M.B.A., University of New South Wales (AGSM), Australia, 1991
Ph.D., University of Sydney, Australia, 2000
and pH on the release of neurotransmitters.
Rapid communication between cells is the basis for most of the functions of the nervous system, including sensory transduction, learning, memory, and locomotion. Most cells of the nervous system communicate at synapses, specialized sites at which closely opposed cells release chemicals known as neurotransmitters. Our laboratory investigates the release of neurotransmitters from nerve cells and factors that influence their release, such as mitochondria, pH, and age. We use electrophysiology and high-speed fluorescence imaging to construct a molecular, biophysical, and physiological understanding of neurotransmitter release. We conduct our studies primarily in the fruit fly because of its molecular genetic advantages, but we also conduct studies in mice to examine the effects of mitochondrial dysfunction and age on neurotransmitter release in a vertebrate nervous system.
Project 1: Mitochondria (funded by the National Institute of Health (NIH)).
Mitochondria generate most of the ATP required for the release and recycling of neurotransmitters. They also play an important role in the regulation of Ca2+, an ion which triggers the release of neurotransmitters. Mitochondrial health and tight regulation of neuronal Ca2+ levels are essential as mitochondrial dysfunction and Ca2+ dysregulation are hallmarks of many neurodegenerative diseases.
We have developed cutting edge imaging techniques to investigate the ways in which mitochondria contribute to neurotransmitter release and Ca2+ regulation. We have recently elucidated some of the cellular processes that coordinate mitochondrial ATP production with the energy demands of neurotransmitter release and Ca2+ regulation (Chouhan et al., 2012, J Neurosci, 32, p.1233). We welcome the contribution of graduate students interested in investigating the mechanisms that coordinate mitochondrial ATP production with the energy demands of neurotransmission, and the mechanisms that distribute mitochondria to sites of release according to the energy demands at those sites.
Figure 1. In nerve terminals, mitochondrial energy metabolism increases in response to nerve stimulation; both pH of the mitochondrial matrix (pHm), and the potential of the inner mitochondrial membrane (ΔΨm), increase.
A, Schematic of a motor neuron terminal examined in situ. B, A nerve stimulus train (bar: 80 Hz, 2 s) evoked changes in the concentration of cytosolic and mitochondrial Ca2+ [Ca2+]c) and [Ca2+]m) reported by different Ca2+-indicators in the cytosol (GCaMP3) and matrix (rhod-FF). C, Nerve stimulus trains also evoked changes in pHm, reported by a pH-indicator (mtAlpHi). D, Nerve stimuli also evoked changes in ΔΨm, reported by TMRE. Adapted from Chouhan et al. (2012).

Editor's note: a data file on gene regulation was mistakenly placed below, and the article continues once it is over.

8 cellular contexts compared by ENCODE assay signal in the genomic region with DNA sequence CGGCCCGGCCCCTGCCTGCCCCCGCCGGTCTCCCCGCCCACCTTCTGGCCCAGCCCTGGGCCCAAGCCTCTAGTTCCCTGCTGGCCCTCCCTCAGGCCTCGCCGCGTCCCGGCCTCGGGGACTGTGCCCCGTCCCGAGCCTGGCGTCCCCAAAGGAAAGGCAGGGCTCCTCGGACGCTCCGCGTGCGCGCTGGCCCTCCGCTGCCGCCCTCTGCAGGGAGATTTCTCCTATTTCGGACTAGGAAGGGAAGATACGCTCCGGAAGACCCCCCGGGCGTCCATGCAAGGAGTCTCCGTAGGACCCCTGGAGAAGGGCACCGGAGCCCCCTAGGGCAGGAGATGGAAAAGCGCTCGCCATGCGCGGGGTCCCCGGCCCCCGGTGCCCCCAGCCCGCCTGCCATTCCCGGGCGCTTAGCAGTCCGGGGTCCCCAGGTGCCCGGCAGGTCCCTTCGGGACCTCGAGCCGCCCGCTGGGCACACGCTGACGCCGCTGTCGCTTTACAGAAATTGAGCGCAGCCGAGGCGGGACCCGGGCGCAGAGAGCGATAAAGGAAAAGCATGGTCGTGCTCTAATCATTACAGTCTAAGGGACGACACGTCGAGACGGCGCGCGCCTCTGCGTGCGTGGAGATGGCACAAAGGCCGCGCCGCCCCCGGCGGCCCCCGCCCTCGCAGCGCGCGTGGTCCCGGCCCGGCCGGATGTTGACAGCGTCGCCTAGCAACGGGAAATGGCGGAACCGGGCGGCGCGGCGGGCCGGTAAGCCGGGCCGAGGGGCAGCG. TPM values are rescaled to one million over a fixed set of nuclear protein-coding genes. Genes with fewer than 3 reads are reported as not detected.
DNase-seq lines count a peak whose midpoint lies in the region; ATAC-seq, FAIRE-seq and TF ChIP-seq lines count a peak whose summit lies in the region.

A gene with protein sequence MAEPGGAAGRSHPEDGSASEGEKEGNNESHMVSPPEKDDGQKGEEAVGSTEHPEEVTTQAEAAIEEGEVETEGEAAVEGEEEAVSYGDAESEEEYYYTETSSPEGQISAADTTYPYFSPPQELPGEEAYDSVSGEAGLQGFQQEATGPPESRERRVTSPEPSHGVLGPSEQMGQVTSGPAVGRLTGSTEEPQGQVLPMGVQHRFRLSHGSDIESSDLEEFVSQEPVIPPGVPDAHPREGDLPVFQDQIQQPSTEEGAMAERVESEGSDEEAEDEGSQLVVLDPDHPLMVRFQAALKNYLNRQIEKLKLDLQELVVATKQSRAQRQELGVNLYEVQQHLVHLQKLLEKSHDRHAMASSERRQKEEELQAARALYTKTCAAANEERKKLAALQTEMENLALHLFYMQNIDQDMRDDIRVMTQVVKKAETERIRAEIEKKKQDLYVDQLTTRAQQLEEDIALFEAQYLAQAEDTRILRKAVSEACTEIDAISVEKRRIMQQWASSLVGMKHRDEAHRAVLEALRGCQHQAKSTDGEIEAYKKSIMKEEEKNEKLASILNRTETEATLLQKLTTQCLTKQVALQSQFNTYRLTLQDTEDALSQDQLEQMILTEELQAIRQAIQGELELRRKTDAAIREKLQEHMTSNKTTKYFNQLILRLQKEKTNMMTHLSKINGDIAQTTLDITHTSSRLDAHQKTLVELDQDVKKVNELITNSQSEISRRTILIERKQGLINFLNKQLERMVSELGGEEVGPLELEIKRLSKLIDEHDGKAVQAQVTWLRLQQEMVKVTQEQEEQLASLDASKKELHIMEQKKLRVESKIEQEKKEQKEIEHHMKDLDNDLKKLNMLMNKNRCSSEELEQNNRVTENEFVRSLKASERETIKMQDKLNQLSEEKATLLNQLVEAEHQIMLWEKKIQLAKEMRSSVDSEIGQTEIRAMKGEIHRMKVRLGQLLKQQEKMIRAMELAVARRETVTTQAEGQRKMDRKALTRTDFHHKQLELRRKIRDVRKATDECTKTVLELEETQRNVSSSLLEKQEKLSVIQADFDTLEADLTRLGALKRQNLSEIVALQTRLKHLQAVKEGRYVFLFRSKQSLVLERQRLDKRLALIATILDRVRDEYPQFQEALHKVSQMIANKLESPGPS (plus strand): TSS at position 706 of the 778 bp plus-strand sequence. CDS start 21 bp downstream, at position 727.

Project 2: pH (funded by the National Science Foundation (NSF)).All biochemical processes are sensitive to the proton concentration (pH) of the environment in which they occur, and dysregulation of neuronal pH is thought to contribute to cell death following hyperexcitable states (epilepsy) and ischemic events (stroke). Recently, our laboratory engineered several genetically-encoded fluorescent pH indicators and used these reporters to determine that the cytosolic pH within nerve terminals changes substantially during nerve activity in situ and in vivo. This observation has profound implications for neurotransmitter release and the mechanisms that underlie the modulation of transmitter release over time (synaptic plasticity) as all these processes rely upon pH-sensitive enzymatic reactions. A more thorough understanding of the effects of pH changes on synaptic transmission will yield insights into the cellular mechanisms of learning and memory as well as the pathology of epilepsy and the ability of the nervous system to recover after a stroke.
We would welcome the contribution of graduate students interested in the following projects: First, we are developing optogenetic tools to control the pH of individual neurons in situ and in vivo. Secondly, we wish to use this technology to determine the influence of pH changes on several neurotransmitter release processes (e.g. Ca2+ buffering, synaptic vesicle endocytosis and loading) and the extent to which they influence synaptic plasticity.
Figure 2. Motor activity causes substantial acidification in a motor nerve terminal. Traces representing simultaneous changes in cytosolic Ca2+ levels and pH ([Ca2+]cyto and pHcyto respectively), reported by rhod-dextran and superecliptic pHluorin, in response to nerve stimulus trains (black bars, 40Hz, 2s). Rossano, Chouhan and Macleod - unpublished.
Project 3: Age (funding sought from the National Institute of Aging (NIA) & Muscular Dystrophy Association (MDA)).
The performance of the nervous system and the behaviors for which it is responsible decline with age. In collaboration with the laboratory of Dr. Benjamin Eaton we found that fruit flies show motor deficits with age (Rawson et al., 2012, Aging Cell, 11, p.418) along with changes in neurotransmitter release from motor neurons. In collaboration with Dr. Holly van Remmen, we have found that mice show mitochondrial Ca2+ handling deficits in motor neurons with age. We would welcome the contribution of graduate students interested in investigating the impact of age-related changes in mitochondrial Ca2+ handling and the progression of certain diseases that affect the release of neurotransmitters from motor neurons, such as amyotrophic lateral sclerosis (ALS).